Tourist Attraction in Budapest: Magyar Nemzeti Galéria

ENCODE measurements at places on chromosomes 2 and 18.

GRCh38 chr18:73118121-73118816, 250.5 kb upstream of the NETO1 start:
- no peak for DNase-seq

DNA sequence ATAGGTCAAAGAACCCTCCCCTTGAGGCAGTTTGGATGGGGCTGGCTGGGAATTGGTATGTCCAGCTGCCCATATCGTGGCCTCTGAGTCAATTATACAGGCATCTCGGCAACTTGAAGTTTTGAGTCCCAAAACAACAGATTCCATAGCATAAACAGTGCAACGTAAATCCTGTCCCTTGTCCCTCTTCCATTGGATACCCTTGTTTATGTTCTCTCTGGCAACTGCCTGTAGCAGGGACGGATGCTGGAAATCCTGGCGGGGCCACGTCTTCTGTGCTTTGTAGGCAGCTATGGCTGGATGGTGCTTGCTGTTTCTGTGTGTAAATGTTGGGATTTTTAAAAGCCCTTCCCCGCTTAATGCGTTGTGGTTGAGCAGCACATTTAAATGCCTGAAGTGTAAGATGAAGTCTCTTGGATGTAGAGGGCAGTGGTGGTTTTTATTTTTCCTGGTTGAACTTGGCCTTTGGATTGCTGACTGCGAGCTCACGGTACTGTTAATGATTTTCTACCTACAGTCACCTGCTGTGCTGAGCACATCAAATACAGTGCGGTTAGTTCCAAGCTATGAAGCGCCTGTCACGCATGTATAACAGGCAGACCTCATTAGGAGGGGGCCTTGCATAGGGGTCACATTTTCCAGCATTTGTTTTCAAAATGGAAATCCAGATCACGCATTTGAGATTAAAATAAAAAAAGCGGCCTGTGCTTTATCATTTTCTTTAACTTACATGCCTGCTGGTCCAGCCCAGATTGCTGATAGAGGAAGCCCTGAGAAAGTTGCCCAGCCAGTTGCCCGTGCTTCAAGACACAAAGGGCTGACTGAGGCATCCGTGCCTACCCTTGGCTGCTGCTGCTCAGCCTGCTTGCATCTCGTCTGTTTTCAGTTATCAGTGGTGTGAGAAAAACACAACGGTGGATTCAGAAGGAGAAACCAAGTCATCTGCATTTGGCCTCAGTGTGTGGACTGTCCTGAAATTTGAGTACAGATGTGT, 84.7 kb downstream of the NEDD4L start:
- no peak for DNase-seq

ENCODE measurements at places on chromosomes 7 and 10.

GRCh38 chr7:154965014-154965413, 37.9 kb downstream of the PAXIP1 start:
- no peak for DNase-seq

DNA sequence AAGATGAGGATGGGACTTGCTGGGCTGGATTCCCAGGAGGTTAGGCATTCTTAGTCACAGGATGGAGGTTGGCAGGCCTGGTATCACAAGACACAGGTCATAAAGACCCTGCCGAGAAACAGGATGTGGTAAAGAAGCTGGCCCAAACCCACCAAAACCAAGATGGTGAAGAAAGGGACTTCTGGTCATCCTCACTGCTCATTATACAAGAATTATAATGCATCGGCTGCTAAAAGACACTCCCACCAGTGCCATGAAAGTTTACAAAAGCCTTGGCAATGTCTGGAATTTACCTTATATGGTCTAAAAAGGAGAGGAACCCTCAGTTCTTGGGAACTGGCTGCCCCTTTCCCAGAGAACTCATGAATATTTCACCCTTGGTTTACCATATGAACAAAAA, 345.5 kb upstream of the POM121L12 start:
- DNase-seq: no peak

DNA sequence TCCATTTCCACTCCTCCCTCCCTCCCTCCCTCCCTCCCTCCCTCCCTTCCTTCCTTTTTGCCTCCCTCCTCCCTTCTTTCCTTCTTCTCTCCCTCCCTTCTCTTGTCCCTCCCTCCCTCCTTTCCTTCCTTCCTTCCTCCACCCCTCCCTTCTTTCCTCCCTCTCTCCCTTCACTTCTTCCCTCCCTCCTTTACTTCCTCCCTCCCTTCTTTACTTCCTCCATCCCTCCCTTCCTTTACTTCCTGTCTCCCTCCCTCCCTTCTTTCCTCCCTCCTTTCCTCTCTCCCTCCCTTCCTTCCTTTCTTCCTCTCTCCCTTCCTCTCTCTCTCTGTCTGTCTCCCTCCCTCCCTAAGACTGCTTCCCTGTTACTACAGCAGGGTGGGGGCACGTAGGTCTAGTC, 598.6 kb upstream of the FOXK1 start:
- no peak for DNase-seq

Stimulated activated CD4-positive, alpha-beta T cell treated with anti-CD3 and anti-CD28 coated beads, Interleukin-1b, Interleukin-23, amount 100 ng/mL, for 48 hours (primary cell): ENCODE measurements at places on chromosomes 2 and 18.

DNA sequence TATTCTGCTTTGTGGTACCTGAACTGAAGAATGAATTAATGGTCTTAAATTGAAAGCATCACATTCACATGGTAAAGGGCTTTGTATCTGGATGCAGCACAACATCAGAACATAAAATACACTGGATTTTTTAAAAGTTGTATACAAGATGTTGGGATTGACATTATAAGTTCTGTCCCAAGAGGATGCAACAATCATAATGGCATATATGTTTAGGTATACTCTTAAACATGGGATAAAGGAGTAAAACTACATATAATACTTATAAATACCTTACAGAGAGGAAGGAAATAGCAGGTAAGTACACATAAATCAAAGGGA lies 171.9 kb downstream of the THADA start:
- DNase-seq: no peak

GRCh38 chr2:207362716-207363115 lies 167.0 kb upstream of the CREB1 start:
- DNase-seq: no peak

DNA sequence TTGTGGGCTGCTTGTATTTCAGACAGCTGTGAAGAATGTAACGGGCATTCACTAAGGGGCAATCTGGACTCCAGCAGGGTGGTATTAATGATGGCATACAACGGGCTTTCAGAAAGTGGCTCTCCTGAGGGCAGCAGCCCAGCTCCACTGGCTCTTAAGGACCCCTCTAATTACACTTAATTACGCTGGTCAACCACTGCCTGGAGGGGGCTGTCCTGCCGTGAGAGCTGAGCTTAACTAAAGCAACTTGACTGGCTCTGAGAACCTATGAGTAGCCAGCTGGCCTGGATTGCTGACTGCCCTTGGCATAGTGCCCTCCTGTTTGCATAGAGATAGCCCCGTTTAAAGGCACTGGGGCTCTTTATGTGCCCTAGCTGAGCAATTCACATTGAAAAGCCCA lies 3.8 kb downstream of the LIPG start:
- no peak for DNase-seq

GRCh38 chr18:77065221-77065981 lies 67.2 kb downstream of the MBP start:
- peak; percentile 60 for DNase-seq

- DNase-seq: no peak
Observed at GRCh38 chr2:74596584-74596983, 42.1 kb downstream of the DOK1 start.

The Hungarian National Gallery is a Hungarian museum located in Budapest. It was founded in 1957. The four-storey gallery occupies the three main areas of the Royal Palace of Buda. It has been here since 1975, when it was transferred from the former Palace of Justice. The collection in the B - C and D buildings of the Palace of the Buda Castle preserves about one hundred objects, among the most important works of Hungarian art, from the Middle Ages to the present. On the ground floor is the "Lapidarium", a collection of stone artifacts (sculptures and architectural fragments) discovered during the reconstruction of the Royal Palace. The most valuable work is a sculpted red marble head depicting King Béla III, dating back to the 13th century. In this first section there are also two bas-reliefs representing King Mattia Corvino with his wife Beatrice d'Aragona, works by an unknown master of the Lombard Renaissance. The museum has a wonderful collection of late-nightgowns. Many of the baroque art works of the museum belonged to Prince Miklos Esterhazy. In the National Gallery there is also the portrait of Francis II Rákóczi, the work of Adam Manyoki, a sober representation of the Hungarian national hero who prefigures a true style that will be asserted in the nineteenth century. The collection of nineteenth-century artists is very rich. Please note the section dedicated to the most well-known Hungarian painter Mihaly Munkacsy and the father of Hungarian Impressionism Pál Merse Szinyei. In the museum are also exhibited works by Tivadar Kosztka Csontváry, who remained outside of any artistic convention. Medieval and Renaissance Gothic Quarter, Gothic Gothic Sculptures and paintings painted on wood. Tardogothic altar poles, Renaissance and Baroque art, 19th century Hungarian painting and sculpture, Mihály Munkácsy and László Paál painting, 20th century Hungarian painting and sculpture. The applied art museum in Budapest is housed in a style palace Art Nouveau designed by Gyula Pártos and Odon Lechner. The museum was opened in 1896 by Emperor Francesco Giuseppe for the Millennium celebrations. The exterior features oriental and ceramic elements Zsolnay, characteristic of Lechner's work. Damaged in 1945 and 1956, only recently the building has recovered its original beauty. The collection, founded in 1872, collects many examples of art and objects of remarkable importance. The museum houses various temporary exhibitions on both floors of the building. Larger ones tend to change every year, while smaller, domestic and foreign, every month. Among recent exhibitions, the most successful ones are one on glass and one on time and watches. The library, dating from 1872, is located on the first floor and contains over 50,000 volumes.